A few weeks go, the Fair Isaac Corp. announced a new credit scoring model rolling out this summer that could change over 110 million consumers’ credit scores. But the changes to FICO’s model won’t alter your score significantly if your credit habits already score well with the company.
FICO is a popular credit scoring model used by companies to assess a consumer’s credit worthiness. A score, valued from 300 to 850 in the FICO model, helps determine what interest rates, car and home loans, credit cards and other financial products and services a consumer is offered.
This new and latest version, called “FICO Score 10 and FICO Score 10 T”, is to be released to credit bureaus this coming summer or early fall. It will feature some broadened elements to the calculation of credit scores.
The latter version, FICO Score 10 T, will utilize what is called “trended data”. As the name suggests, this scoring model will use a wider scope when taking consumers’ financial actions into account. Trended data reveals just how a consumer uses their money and the credit they have available to them.
FICO Score 10 T will analyze and weigh:
- A consumer’s credit habits
- HOW consumers utilize their monies to address their debt(s)
- HOW account payments were made over a 2-year period (thus establishing a trend)
- Delinquencies (if any), will be weighed more harshly than in the past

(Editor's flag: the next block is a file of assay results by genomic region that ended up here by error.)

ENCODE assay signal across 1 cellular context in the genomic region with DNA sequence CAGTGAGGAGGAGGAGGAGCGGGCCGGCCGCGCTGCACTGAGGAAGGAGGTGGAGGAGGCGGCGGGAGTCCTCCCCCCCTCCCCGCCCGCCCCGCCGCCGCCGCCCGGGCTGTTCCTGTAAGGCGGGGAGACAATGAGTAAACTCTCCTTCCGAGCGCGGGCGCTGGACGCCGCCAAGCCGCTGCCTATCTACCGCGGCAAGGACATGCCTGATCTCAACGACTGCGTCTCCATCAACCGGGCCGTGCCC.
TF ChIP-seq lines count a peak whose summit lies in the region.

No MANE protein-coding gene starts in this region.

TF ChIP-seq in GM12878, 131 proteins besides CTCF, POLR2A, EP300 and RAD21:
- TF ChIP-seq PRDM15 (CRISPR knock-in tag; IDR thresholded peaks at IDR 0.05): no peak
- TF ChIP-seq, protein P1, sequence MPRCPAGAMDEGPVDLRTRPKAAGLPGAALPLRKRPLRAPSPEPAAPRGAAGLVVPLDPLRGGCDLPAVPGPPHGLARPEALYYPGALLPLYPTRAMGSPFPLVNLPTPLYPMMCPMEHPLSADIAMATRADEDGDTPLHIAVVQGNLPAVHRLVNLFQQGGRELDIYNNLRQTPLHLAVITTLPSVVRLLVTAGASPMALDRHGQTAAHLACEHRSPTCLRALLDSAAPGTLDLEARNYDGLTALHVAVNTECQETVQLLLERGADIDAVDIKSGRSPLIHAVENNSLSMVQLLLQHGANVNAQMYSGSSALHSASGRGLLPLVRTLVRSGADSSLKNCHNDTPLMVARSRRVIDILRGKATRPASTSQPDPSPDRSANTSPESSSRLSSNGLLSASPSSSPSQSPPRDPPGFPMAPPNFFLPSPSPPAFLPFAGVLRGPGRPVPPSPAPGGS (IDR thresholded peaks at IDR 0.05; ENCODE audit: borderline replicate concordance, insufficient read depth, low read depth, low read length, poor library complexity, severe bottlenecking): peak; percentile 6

- The RATIO of Debt Utilization VS Available Credit
- The LENGTH of a consumer’s credit history
- Personal Loans, often seen as riskier, will now be flagged and considered
- The “cocktail” or mix of your credit usage
Just how much benefit a consumer realizes (or doesn’t) from this new credit scoring model will be mainly dependent on how they’ve handled their credit/debt over a trended data 2-year window.
- If a consumer has managed their credit/debt well, utilized lesser amounts of available credit, and avoided payment delinquencies … they may see a small modest boost in their credit score
- If a consumer struggles with the management of their credit/debt, has higher credit utilization ratios (higher balances) or has late/missed payments … they will most likely see a drop in their credit score
FICO estimates that about 110 million consumers will see a change of less than 20 points to their score under the new credit score model. Overall, roughly 80 million consumers will see a change in score of 20 or more points in either direction, upward or downward, FICO says.